Héraðsskólinn was designed by Guðjón Samúelsson, considered by most the greatest architect in Iceland´s history. The building was constructed in 1928.
The actual building of the structure was carried out by Jónas from Hrifla, a powerful politician and true believer in education, art, and culture. He envisioned the house as a dominant force in education and culture in Iceland.
Ingunn and Bodvar owned the land on which Héraðsskólinn would eventually be built. They fought a long battle to get the school built in Laugarvatn, which at this point in its history was nothing more than a piece of land adjoining a lake. In fact, the entire town would be built up around the school after its construction. Ingunn and Bodvar ultimately gave their land to the Icelandic state, so that the school could be built in what they believed was the perfect location. If not for them, neither the school nor the town would exist.
Halldór Kiljan Laxness (1902-1998) was a twentieth-century Icelandic writer. Throughout his career Laxness wrote poetry, newspaper articles, plays, travelogues, short stories, and novels.
Major influences on his writings include August Strindberg, Sigmund Freud, Sinclair Lewis, Upton Sinclair, Bertolt Brecht and Ernest Hemingway. He received the 1955 Nobel Prize in Literature, and is the only Icelandic Nobel laureate.
He frequently stayed at Héraðsskólinn during summers working on his novels. In fact, his novel; Sjálfstætt Fólk (Independent People) by many considered his best work, was written here in 1934. Need inspiration for writing? He left his typewriter with us at Héraðsskólinn. A truly magical artifact, the machine sits on a mantle at the entrance to the hostel.
Jónas from Hrifla
Jonas Jonsson from Hrifla (1885-1968), was a revolutionary figure in Iceland´s history. He was a politician, minister of education, and a true believer in progress.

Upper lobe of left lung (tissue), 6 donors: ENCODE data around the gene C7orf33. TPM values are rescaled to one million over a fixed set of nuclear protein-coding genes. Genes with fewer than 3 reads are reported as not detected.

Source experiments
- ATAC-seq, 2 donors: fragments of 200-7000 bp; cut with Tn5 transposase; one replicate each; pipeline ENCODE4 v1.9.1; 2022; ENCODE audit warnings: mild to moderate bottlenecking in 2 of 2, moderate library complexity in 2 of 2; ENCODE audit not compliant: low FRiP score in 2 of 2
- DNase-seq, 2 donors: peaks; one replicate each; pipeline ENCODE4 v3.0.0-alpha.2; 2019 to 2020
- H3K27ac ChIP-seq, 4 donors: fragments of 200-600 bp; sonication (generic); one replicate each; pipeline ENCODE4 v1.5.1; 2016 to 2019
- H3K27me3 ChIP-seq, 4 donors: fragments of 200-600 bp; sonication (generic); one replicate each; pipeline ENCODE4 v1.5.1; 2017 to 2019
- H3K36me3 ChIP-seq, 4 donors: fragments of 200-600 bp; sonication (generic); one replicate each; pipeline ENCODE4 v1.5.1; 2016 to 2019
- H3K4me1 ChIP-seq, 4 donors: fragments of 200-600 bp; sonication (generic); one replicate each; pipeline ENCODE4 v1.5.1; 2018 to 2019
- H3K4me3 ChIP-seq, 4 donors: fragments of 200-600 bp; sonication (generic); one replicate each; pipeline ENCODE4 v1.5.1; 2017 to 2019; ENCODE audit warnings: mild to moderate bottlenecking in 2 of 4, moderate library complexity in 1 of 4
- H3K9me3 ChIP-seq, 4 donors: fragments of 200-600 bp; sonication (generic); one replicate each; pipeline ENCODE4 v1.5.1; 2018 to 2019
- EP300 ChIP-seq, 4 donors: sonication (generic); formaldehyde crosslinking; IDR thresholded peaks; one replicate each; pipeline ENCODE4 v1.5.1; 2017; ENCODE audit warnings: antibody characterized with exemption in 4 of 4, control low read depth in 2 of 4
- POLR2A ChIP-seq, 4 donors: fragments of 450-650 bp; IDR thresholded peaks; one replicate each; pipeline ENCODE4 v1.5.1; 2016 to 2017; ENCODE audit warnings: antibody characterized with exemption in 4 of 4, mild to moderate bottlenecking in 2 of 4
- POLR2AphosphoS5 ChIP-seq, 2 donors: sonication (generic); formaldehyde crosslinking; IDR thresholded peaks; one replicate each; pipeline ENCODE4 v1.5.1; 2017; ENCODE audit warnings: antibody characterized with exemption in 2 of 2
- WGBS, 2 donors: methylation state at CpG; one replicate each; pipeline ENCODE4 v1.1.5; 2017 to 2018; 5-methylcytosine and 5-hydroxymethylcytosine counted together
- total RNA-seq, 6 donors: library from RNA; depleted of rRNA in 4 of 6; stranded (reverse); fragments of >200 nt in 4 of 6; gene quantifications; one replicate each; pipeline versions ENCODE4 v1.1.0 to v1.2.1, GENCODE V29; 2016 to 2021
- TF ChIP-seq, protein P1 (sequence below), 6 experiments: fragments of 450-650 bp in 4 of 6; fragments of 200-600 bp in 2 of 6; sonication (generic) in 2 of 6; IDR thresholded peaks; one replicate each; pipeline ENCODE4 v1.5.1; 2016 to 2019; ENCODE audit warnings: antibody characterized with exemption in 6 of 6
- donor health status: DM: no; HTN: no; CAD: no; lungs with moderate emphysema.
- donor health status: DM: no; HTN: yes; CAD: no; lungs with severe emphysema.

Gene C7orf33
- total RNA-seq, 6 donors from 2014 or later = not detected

Jonas had a vision for Laugarvatn – a village where education, art and culture could thrive and grow in the most beautiful surroundings. To bring his idea to life, Jonas from Hrifla built Héraðsskólinn in 1928. Long after he passed away the school remained a foundation of education and culture in Icelandic history.
Guðjón Samúelsson is considered by many to be the foremost Icelandic architect. He designed Héraðsskólinn and many other famous buildings in Iceland including Hallgrímskirkja, the landmark church that looks over downtown Reykjavik. In addition, he´s credited with designing the University of Iceland building and the National Theater of Iceland.
Among other things, Samúelsson left his desk to Héraðsskólinn. If in search of inspiration, drop by to sketch on the master´s desk.
Initiation of our last government
It is a true testament to the importance of Héraðsskólinn in Icelandic society that the current government, formed in June 2013, was initiated at Héraðsskólinn by the new prime minister, Sigmundur Davíð Gunnlaugsson and finance minister, Bjarni Benediktsson.
This location was chosen due to the importance of the building in Iceland´s educational and cultural history.